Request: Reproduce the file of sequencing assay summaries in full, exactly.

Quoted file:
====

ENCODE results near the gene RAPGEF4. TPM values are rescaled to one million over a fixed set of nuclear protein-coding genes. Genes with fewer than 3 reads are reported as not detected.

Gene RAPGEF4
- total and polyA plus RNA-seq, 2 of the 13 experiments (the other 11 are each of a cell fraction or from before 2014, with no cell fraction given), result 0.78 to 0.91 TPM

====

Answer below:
ENCODE results near the gene RAPGEF4. TPM values are rescaled to one million over a fixed set of nuclear protein-coding genes. Genes with fewer than 3 reads are reported as not detected.

Gene RAPGEF4
- total and polyA plus RNA-seq, 2 of the 13 experiments (the other 11 are each of a cell fraction or from before 2014, with no cell fraction given), result 0.78 to 0.91 TPM